Venezuelan Democracy Survives, In Spite of Washington
Posted: Monday, April 15, 2002
by Mark Weisbrot
A joke that was once popular in Latin America has become relevant again: Why has there never been a military coup in the United States? Answer: because there's no U.S. embassy here.
Latin Americans would not be surprised to read that the military coup which ousted President Hugo Chavez of Venezuela for nearly two days was well-orchestrated and planned for at least six months, according to the Washington Post. And that the plotters visited the US embassy in Caracas, seeking support.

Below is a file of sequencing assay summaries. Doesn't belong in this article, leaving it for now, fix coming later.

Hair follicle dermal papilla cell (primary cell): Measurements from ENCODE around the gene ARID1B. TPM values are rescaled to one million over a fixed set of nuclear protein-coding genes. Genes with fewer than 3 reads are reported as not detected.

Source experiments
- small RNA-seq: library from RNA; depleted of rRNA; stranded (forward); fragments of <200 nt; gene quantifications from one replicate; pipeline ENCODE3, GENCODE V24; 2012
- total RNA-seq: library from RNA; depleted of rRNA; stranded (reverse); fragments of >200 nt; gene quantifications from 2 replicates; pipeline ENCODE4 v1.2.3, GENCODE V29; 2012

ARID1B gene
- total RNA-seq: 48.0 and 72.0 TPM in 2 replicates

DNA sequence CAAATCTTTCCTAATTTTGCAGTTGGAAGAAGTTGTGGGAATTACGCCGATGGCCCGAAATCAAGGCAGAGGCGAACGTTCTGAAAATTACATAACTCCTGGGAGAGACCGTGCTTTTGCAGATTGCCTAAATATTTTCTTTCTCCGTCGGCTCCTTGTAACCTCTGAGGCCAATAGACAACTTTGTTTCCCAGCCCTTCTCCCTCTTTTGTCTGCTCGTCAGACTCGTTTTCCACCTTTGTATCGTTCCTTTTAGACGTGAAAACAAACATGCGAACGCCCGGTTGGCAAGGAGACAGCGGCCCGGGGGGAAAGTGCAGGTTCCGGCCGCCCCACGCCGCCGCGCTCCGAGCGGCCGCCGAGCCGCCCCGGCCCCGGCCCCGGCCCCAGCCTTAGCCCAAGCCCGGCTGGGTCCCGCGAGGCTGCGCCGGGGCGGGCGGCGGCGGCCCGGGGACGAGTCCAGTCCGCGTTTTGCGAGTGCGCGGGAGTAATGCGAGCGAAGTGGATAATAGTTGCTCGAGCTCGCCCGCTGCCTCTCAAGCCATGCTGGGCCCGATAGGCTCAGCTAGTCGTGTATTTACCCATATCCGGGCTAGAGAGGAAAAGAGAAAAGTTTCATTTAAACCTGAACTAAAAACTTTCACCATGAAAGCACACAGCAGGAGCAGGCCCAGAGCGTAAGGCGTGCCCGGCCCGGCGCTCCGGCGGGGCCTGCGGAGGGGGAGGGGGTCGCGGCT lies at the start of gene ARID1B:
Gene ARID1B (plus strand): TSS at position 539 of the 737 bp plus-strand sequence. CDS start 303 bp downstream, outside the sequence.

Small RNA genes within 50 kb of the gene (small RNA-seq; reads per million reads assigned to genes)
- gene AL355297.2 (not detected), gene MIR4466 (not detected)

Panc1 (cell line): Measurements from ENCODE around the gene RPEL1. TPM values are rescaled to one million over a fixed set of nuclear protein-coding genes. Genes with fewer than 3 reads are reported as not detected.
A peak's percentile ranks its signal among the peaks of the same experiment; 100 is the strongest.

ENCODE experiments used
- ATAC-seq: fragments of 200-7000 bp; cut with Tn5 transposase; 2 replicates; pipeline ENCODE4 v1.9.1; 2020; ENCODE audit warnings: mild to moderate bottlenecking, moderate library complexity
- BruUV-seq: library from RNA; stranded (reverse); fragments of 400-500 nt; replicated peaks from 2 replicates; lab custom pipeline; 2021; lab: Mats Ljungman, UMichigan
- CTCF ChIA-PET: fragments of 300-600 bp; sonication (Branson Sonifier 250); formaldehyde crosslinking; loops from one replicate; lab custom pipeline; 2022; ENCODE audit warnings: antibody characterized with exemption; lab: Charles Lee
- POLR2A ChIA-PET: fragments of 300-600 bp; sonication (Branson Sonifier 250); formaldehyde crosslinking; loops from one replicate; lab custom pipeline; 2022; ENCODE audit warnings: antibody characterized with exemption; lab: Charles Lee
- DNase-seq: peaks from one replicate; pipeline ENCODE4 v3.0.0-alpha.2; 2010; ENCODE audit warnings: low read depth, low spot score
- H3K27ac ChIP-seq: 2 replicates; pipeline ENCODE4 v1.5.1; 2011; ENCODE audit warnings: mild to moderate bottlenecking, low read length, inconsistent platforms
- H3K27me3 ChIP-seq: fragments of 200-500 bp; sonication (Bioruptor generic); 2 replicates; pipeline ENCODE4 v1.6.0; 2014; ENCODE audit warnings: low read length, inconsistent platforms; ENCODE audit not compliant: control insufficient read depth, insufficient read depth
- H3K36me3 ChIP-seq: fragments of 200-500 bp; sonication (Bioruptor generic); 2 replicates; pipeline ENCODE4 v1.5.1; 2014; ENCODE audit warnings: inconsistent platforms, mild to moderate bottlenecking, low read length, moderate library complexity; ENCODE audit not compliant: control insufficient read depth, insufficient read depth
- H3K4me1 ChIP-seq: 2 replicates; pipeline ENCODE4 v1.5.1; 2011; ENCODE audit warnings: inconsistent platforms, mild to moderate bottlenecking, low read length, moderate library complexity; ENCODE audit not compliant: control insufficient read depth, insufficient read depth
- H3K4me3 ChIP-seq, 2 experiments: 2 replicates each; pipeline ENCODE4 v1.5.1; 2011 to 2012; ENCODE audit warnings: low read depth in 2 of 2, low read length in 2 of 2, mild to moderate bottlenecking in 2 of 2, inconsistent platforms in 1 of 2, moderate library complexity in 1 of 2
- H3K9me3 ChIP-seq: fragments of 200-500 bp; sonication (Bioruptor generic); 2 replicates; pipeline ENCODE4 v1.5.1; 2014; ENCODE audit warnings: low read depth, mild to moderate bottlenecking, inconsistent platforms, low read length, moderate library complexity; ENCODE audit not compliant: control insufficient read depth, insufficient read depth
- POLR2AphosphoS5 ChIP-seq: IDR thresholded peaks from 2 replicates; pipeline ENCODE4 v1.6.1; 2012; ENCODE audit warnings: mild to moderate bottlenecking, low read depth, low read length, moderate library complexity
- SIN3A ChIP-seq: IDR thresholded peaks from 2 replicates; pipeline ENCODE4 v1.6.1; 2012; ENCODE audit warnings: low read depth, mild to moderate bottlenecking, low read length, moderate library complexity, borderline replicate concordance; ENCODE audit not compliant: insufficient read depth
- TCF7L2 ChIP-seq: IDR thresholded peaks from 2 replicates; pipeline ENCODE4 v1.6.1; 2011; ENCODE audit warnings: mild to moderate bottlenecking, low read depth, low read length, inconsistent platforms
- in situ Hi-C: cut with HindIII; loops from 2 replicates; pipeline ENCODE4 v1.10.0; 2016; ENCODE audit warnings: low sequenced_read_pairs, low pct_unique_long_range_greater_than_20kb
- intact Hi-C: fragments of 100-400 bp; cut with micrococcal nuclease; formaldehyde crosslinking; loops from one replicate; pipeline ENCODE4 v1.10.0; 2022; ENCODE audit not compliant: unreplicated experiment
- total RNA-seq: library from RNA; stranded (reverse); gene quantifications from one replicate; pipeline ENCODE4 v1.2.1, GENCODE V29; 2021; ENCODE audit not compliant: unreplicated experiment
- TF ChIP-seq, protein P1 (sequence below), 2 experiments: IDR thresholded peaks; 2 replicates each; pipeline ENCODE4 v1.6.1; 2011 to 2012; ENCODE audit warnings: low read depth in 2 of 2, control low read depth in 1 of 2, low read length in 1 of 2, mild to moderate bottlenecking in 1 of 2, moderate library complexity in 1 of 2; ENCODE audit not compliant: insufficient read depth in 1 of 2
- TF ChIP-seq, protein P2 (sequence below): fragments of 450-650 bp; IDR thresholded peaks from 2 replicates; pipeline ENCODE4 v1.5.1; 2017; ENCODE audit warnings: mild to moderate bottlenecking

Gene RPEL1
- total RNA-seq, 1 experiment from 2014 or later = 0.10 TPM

Washington denies having anything to do with the coup, and we probably won't know for some time what role, if any, was played by the US government. It took a couple of years and a Congressional investigation to declassify the details of the United States' massive involvement in the overthrow of Chile's elected government in 1973.
But the Bush Administration's support for the Venezuelan coup was unqualified-in fact it tried to deny that this was a military coup at all. This was a ridiculous position: the country's elected President was arrested and replaced by the military, and his replacement dissolved the elected National Assembly and Supreme Court. If that is not a military coup, then there is no such thing. More